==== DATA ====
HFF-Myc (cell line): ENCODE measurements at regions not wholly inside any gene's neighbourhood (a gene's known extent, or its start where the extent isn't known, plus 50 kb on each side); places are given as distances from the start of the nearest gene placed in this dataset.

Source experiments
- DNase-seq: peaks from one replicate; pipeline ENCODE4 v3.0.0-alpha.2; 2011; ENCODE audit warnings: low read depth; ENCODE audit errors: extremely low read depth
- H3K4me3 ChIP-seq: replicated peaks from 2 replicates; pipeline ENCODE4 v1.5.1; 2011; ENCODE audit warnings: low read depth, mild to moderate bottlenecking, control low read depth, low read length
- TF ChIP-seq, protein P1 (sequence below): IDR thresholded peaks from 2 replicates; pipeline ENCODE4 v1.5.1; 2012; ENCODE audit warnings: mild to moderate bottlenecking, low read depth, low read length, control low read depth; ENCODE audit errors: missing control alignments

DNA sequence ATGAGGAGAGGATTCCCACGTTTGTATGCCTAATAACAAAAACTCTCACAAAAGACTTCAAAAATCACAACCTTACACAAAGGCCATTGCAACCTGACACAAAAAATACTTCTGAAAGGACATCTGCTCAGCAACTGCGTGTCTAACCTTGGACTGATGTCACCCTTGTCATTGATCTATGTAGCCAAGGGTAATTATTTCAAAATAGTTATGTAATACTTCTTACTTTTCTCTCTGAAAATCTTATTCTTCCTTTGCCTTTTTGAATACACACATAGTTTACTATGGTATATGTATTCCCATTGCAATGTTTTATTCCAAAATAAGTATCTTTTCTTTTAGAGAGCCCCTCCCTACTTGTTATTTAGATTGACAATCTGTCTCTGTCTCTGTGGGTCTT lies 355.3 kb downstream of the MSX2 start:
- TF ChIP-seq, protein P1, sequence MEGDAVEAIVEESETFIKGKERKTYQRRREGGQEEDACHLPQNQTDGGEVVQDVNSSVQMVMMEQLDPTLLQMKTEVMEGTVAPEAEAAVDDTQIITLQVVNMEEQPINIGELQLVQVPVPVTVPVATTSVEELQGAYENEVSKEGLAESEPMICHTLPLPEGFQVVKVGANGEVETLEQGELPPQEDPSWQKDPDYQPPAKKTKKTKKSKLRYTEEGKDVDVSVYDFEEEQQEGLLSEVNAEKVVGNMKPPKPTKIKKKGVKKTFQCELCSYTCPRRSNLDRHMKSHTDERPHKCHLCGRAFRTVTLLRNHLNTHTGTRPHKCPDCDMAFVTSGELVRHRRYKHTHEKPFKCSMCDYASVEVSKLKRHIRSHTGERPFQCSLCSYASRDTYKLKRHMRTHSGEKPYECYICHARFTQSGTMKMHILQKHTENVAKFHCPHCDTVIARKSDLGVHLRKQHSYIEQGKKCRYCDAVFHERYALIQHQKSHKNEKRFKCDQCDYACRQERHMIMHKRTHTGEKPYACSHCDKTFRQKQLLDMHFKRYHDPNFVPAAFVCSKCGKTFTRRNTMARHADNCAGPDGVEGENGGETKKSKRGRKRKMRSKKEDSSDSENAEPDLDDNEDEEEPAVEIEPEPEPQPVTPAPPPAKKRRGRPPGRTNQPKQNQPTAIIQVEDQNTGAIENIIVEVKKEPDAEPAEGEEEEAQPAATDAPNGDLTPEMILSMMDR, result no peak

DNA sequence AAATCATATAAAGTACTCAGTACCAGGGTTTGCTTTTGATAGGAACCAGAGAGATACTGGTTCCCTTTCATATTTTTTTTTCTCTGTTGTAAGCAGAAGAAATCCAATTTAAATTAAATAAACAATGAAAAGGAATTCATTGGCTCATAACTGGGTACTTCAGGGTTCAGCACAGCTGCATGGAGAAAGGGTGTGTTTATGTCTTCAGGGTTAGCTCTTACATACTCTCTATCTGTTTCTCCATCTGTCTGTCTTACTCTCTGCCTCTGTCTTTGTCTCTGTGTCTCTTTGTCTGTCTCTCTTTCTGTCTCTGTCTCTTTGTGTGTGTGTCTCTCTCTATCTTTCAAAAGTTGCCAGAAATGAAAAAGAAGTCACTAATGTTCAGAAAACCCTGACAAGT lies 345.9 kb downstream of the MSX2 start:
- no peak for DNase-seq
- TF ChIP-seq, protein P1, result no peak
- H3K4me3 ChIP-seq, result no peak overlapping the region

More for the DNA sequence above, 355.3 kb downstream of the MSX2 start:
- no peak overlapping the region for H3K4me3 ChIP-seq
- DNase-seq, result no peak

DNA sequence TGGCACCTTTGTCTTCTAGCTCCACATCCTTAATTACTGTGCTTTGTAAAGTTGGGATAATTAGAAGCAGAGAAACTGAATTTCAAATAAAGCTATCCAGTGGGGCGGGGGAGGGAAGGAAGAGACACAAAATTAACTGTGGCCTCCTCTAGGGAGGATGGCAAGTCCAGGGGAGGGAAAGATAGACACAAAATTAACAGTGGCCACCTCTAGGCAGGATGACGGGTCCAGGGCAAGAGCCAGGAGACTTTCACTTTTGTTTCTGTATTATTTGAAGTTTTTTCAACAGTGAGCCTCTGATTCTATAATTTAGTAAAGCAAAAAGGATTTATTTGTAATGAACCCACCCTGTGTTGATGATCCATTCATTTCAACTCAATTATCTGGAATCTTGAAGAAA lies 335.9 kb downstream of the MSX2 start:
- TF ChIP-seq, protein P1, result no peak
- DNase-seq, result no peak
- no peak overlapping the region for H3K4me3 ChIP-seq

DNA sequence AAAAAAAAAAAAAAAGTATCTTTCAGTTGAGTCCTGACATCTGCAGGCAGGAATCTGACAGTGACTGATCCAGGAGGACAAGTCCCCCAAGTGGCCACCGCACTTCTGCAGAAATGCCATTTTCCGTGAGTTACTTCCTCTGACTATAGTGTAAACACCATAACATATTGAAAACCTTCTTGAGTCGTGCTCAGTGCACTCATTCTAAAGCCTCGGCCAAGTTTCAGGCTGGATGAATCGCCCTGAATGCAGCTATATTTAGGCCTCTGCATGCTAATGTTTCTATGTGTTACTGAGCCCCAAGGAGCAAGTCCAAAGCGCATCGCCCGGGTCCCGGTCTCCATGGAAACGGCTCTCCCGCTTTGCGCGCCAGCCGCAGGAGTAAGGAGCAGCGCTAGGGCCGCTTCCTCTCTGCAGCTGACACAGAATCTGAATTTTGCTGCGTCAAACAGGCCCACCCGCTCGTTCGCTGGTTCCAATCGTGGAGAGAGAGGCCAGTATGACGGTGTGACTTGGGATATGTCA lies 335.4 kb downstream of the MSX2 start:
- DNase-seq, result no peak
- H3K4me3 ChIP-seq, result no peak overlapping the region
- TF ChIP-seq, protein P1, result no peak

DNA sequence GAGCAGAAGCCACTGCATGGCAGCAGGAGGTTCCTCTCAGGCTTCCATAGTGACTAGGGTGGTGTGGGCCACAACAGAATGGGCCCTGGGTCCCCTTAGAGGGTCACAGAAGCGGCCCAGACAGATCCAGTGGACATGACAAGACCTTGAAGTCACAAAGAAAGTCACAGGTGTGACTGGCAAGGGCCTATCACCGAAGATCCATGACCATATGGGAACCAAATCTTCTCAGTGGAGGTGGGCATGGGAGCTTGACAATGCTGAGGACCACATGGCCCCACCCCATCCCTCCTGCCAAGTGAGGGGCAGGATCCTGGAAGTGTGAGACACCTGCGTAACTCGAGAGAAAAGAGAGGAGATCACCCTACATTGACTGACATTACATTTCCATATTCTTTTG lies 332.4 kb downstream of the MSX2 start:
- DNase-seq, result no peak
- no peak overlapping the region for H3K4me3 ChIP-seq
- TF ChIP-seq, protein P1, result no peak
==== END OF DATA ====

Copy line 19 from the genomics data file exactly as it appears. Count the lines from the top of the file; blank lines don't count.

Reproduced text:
DNA sequence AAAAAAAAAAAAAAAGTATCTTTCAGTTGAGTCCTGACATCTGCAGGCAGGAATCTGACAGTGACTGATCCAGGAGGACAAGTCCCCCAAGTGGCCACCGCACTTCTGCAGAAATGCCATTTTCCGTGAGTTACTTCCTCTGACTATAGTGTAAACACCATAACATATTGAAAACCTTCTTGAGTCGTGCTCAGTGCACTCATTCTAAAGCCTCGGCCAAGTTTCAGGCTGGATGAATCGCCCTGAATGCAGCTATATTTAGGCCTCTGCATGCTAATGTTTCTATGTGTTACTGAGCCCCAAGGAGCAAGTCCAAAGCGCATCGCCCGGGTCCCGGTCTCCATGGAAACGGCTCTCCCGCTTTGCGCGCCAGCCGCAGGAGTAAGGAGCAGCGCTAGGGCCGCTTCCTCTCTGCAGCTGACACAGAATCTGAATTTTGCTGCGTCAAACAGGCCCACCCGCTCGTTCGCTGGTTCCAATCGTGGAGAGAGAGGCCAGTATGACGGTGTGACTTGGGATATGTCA lies 335.4 kb downstream of the MSX2 start: